Several multi-faceted measures have been used to assess the efficacy and acceptability of our site’s AS prospective audit and feedback service (PAF) including number of patients assessed, acceptance of suggestions, and whether or not the supporting infectious diseases physician was involved. In addition, antimicrobial utilization for the hospitalist service was found to be reduced after introduction of the PAF by segmented regression [10]. The increasing evidence of the benefit of AS programs on intended outcomes such as reduced antimicrobial usage, and clinical outcome measures including hospital length of stay and mortality, has been described in recent systematic reviews [11, 12]. In one recent systematic review, mortality in response to different AS interventions was examined [11]. Guideline concordant empirical antibiotic therapy and de-escalation of therapy had a significant effect on mortality though there was substantial heterogeneity in the included studies [11]. Non-significant reductions in mortality were noted in studies that examined switching from intravenous to oral therapy, therapeutic drug monitoring and restriction of antibiotics as well as bedside consultations [11]. A recent Cochrane review found that lower antibiotic use likely does not increase mortality [13]. However, there is still a lack of robust and high quality evidence on clinical outcomes [11]. There is a need for ongoing evaluation to assess outcomes of patients with respect to any potential negative impact that suggestions by an AS team might cause.

We therefore sought to determine if a change in mortality and hospital re-admission rates was observable in hospitalist patients who were reviewed by our site’s PAF and for whom antimicrobial recommendations were made.


Setting and patient population

The study setting was an 1100 bed urban tertiary care hospital where there are 2.0 full-time equivalent (FTE) pharmacist positions dedicated to AS. A PAF for the hospitalist units was established for hospitalist patients May 11, 2015. PAF has been recognized as a successful AS intervention [14] and the hospitalist physicians had identified the need for a quality improvement initiative for antimicrobial use internally.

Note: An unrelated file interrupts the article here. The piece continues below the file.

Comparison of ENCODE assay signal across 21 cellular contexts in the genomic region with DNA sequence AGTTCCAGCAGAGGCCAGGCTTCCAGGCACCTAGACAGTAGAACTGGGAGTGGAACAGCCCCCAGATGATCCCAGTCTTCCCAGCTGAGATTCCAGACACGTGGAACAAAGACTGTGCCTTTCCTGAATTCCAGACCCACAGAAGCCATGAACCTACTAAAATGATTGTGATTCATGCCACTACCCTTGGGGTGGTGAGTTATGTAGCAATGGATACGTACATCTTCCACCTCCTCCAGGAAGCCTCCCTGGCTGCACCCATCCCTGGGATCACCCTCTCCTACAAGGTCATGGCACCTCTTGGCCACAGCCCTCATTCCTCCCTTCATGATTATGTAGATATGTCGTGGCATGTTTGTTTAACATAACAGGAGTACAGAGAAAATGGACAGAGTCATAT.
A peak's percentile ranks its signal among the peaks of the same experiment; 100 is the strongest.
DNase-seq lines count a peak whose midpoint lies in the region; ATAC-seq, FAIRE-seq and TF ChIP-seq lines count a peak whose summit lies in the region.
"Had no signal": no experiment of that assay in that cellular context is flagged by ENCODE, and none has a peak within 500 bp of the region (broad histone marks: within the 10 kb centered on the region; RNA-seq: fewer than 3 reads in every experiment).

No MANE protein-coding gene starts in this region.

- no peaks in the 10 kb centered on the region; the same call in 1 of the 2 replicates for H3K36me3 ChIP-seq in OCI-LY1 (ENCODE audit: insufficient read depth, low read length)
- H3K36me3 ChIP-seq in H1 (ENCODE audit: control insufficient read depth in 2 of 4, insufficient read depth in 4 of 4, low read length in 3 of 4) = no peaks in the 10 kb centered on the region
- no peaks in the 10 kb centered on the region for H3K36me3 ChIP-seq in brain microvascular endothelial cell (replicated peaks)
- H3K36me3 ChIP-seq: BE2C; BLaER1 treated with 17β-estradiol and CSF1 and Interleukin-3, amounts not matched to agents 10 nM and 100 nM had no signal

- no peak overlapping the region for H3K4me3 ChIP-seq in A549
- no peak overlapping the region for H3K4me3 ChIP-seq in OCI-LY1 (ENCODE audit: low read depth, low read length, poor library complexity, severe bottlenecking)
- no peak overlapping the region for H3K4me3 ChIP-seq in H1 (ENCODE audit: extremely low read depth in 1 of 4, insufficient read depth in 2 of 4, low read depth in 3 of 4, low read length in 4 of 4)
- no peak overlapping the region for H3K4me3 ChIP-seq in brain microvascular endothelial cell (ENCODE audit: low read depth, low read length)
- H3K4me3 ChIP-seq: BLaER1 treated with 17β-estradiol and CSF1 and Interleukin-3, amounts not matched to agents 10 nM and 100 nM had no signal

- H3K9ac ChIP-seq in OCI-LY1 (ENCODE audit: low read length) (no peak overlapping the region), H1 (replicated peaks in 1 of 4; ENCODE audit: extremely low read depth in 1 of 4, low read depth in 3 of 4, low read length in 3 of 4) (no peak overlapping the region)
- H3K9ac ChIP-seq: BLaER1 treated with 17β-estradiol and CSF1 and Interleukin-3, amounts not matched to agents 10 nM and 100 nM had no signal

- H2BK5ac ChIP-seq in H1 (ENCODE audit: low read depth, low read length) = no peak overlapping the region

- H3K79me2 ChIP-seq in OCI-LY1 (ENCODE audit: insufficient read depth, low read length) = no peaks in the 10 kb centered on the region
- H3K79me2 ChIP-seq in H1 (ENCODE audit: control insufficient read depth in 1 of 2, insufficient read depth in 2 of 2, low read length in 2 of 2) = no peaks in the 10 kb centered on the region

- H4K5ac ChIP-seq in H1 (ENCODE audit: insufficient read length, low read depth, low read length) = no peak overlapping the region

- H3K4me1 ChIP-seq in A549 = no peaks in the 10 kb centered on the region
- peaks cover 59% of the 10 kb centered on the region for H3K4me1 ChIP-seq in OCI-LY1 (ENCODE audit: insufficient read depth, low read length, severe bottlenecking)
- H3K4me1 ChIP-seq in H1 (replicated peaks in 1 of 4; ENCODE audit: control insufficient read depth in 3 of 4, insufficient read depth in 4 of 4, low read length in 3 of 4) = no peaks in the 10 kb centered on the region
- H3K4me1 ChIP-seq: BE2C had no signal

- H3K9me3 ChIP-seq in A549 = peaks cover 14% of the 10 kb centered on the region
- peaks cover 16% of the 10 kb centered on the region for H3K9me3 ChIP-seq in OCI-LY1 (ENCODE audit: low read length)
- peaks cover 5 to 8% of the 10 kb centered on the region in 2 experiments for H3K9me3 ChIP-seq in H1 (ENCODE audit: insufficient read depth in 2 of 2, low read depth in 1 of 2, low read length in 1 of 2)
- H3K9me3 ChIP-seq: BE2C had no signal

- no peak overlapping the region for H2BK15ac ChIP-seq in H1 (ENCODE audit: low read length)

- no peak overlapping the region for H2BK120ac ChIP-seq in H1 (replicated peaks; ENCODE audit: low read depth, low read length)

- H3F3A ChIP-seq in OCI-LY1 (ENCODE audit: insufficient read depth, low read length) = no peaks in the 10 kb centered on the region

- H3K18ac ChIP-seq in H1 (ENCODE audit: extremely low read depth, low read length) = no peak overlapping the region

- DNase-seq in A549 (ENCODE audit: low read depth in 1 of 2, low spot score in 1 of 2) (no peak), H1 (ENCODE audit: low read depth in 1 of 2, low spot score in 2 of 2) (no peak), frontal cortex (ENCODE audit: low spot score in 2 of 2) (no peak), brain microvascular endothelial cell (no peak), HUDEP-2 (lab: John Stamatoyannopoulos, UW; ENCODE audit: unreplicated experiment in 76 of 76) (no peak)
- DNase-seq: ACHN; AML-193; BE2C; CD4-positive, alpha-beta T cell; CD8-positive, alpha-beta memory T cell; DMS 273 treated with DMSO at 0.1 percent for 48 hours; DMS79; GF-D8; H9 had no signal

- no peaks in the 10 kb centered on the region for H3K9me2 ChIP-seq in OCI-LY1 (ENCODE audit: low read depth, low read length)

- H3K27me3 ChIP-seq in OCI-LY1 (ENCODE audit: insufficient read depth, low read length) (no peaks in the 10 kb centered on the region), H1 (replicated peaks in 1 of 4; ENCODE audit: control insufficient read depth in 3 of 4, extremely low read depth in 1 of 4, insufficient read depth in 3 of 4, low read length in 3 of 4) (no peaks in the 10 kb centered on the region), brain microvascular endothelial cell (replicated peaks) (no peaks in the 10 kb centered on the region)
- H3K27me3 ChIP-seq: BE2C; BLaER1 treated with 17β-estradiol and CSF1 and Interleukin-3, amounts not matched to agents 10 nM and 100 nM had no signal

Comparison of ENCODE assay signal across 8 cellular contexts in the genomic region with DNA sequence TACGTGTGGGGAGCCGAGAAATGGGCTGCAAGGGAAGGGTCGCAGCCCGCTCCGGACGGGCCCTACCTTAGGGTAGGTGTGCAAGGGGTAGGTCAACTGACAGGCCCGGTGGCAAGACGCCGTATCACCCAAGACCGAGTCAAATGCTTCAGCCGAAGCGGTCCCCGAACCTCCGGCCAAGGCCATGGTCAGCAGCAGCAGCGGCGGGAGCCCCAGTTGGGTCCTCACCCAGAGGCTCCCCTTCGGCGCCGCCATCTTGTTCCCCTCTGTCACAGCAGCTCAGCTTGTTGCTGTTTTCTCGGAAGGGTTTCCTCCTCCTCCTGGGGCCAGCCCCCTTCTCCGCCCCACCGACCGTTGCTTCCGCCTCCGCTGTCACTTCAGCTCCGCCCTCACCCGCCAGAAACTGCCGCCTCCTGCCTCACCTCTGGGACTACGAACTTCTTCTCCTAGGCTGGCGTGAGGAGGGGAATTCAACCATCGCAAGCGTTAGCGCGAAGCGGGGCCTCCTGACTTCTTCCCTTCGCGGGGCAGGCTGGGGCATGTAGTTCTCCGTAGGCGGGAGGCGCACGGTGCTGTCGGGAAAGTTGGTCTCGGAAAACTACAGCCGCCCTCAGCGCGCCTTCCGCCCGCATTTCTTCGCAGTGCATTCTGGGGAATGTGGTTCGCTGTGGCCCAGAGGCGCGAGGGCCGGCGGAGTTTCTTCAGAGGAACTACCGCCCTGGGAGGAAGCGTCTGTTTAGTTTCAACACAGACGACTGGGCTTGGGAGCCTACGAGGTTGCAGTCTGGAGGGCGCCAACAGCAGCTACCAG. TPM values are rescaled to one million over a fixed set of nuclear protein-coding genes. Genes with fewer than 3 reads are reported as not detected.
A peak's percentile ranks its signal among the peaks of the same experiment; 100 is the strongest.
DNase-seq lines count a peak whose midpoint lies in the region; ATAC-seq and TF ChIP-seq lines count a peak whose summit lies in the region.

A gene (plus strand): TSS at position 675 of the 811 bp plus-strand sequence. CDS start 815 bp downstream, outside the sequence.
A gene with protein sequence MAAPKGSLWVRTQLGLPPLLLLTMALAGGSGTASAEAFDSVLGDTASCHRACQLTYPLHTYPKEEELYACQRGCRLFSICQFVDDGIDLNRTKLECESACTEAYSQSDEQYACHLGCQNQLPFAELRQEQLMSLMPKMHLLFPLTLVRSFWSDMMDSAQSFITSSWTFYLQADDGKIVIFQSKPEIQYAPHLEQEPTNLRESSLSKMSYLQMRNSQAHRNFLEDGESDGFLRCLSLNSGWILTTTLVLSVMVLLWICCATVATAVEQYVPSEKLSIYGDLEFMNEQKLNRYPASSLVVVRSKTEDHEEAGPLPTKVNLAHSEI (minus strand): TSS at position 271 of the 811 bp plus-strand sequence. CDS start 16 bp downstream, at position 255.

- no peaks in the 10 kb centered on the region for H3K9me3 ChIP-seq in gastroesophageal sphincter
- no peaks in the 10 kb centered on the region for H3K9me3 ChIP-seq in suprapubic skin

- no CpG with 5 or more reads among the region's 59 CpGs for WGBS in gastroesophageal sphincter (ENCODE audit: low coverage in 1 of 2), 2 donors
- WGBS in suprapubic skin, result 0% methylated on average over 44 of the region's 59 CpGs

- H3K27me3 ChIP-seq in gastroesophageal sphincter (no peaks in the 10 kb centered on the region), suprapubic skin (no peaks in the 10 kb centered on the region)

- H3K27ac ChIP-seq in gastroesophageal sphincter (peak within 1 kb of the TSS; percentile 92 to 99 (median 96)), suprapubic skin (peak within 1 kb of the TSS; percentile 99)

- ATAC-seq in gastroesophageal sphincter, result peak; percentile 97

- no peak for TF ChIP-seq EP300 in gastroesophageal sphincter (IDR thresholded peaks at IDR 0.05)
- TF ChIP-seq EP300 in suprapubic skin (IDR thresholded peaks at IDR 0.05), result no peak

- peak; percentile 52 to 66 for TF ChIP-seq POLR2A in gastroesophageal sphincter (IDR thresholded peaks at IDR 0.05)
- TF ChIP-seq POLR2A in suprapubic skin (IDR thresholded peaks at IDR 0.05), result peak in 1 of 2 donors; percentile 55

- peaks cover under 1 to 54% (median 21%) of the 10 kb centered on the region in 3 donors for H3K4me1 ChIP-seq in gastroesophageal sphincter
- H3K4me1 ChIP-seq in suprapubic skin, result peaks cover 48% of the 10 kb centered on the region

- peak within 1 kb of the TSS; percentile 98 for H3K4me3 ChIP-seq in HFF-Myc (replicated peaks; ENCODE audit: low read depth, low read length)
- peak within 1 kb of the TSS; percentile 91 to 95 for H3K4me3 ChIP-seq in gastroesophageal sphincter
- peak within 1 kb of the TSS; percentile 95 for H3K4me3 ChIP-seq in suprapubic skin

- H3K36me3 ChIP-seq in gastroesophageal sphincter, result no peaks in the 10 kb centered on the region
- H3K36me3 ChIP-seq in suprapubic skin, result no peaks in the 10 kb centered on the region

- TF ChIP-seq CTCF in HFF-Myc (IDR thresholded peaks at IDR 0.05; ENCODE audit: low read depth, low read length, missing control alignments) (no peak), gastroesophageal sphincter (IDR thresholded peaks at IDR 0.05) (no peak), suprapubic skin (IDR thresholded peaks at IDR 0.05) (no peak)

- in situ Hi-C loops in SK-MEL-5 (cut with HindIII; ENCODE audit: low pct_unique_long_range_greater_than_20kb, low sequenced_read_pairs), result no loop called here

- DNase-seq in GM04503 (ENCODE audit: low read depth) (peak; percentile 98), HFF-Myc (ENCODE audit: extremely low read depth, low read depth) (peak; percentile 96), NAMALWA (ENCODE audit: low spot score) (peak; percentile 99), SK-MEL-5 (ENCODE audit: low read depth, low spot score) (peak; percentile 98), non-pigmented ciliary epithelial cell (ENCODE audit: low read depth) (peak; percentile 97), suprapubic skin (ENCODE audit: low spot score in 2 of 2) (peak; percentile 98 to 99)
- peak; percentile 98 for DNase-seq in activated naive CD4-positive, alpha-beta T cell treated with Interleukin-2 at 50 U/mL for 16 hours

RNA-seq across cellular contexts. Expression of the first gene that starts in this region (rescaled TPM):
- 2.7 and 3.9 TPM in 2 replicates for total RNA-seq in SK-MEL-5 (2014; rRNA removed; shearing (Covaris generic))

The hospitalist service is a general medicine service that admits adult patients (i.e. > 18 years of age) with typically a single system active disease, usually for short admissions, and for which infections are a common primary or secondary diagnosis. Although many patients have multiple complex comorbid conditions, patients are typically less complex than those admitted under the internal medicine service. There are approximately 200 patients on any given day under the care of the hospitalist physicians. The hospital site for this initiative has a computerized physician order entry (CPOE) system (All Scripts version 16.3). Therefore, information technology support was sought to develop a daily report of all newly admitted patients under the hospitalist service including details of antimicrobial orders, to identify target patients for PAF suggestions. The CPOE system is a comprehensive electronic patient care management system that includes additional clinical information on labs, vital signs, physician and other health care professional notes.

Pharmacists with experience on the Infectious Diseases (ID) consult service were scheduled to dedicate time to review newly admitted patients on antimicrobial therapy on the hospitalist service (weekdays only excluding statutory holidays). An ID physician was available to review assessments and suggestions at the discretion of the pharmacist. A database (Microsoft Excel V15.26, Redmond, Washington) of patients for whom PAF suggestions were made was maintained by the pharmacists, and patients were reviewed in the days following the suggestions to determine if suggestions were accepted, partially accepted or declined [10].